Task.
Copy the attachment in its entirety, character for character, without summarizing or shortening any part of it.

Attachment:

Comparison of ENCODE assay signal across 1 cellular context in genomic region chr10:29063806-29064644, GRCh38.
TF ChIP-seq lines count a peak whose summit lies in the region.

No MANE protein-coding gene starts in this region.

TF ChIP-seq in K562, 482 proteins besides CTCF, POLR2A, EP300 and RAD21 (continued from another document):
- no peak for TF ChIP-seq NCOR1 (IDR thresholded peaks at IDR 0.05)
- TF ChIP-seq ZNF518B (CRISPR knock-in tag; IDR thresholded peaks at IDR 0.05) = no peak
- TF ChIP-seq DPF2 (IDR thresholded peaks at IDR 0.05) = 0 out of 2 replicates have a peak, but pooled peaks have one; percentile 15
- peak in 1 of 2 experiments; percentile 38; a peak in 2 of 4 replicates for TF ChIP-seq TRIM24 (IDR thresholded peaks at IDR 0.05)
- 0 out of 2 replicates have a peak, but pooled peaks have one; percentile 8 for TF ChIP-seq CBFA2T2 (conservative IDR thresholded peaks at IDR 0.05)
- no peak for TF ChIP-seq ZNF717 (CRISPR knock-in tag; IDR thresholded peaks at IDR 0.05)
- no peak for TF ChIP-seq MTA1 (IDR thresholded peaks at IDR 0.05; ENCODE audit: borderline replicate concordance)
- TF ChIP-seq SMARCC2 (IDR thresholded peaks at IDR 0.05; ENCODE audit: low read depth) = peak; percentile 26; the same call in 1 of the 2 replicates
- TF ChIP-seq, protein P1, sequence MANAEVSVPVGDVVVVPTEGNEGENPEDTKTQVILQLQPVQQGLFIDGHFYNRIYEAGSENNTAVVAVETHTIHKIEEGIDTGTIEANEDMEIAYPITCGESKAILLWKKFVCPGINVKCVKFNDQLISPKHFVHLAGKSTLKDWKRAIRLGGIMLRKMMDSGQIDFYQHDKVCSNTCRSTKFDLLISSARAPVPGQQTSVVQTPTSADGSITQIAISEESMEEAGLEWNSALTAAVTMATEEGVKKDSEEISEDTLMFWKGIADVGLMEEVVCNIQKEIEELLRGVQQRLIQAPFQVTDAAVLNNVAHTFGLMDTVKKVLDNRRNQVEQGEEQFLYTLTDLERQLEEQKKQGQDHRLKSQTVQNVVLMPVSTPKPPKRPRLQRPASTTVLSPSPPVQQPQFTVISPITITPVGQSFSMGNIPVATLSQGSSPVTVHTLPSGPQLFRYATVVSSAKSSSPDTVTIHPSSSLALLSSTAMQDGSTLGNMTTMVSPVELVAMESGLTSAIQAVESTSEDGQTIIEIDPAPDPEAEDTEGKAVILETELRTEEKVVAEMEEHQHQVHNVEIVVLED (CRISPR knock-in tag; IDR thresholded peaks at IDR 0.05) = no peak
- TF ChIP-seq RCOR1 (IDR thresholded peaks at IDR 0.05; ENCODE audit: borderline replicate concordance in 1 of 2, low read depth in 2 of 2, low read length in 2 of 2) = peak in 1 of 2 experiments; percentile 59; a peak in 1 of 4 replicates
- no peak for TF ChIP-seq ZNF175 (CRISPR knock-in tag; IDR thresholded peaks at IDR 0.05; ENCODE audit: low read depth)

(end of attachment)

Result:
Comparison of ENCODE assay signal across 1 cellular context in genomic region chr10:29063806-29064644, GRCh38.
TF ChIP-seq lines count a peak whose summit lies in the region.

No MANE protein-coding gene starts in this region.

TF ChIP-seq in K562, 482 proteins besides CTCF, POLR2A, EP300 and RAD21 (continued from another document):
- no peak for TF ChIP-seq NCOR1 (IDR thresholded peaks at IDR 0.05)
- TF ChIP-seq ZNF518B (CRISPR knock-in tag; IDR thresholded peaks at IDR 0.05) = no peak
- TF ChIP-seq DPF2 (IDR thresholded peaks at IDR 0.05) = 0 out of 2 replicates have a peak, but pooled peaks have one; percentile 15
- peak in 1 of 2 experiments; percentile 38; a peak in 2 of 4 replicates for TF ChIP-seq TRIM24 (IDR thresholded peaks at IDR 0.05)
- 0 out of 2 replicates have a peak, but pooled peaks have one; percentile 8 for TF ChIP-seq CBFA2T2 (conservative IDR thresholded peaks at IDR 0.05)
- no peak for TF ChIP-seq ZNF717 (CRISPR knock-in tag; IDR thresholded peaks at IDR 0.05)
- no peak for TF ChIP-seq MTA1 (IDR thresholded peaks at IDR 0.05; ENCODE audit: borderline replicate concordance)
- TF ChIP-seq SMARCC2 (IDR thresholded peaks at IDR 0.05; ENCODE audit: low read depth) = peak; percentile 26; the same call in 1 of the 2 replicates
- TF ChIP-seq, protein P1, sequence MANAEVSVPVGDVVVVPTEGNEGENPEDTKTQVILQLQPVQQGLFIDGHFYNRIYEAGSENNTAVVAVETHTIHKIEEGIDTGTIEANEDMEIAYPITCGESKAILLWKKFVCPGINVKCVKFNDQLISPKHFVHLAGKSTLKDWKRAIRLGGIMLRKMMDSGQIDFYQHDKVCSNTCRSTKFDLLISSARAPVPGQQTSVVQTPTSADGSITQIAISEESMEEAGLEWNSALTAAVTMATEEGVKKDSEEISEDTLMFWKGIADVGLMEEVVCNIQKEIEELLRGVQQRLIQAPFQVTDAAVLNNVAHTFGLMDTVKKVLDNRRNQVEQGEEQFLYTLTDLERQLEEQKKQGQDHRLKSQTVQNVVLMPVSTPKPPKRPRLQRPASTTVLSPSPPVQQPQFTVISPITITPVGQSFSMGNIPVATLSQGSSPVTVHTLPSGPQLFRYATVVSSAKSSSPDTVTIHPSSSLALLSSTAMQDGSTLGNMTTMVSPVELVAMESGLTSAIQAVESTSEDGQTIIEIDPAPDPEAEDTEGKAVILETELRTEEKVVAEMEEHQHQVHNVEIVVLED (CRISPR knock-in tag; IDR thresholded peaks at IDR 0.05) = no peak
- TF ChIP-seq RCOR1 (IDR thresholded peaks at IDR 0.05; ENCODE audit: borderline replicate concordance in 1 of 2, low read depth in 2 of 2, low read length in 2 of 2) = peak in 1 of 2 experiments; percentile 59; a peak in 1 of 4 replicates
- no peak for TF ChIP-seq ZNF175 (CRISPR knock-in tag; IDR thresholded peaks at IDR 0.05; ENCODE audit: low read depth)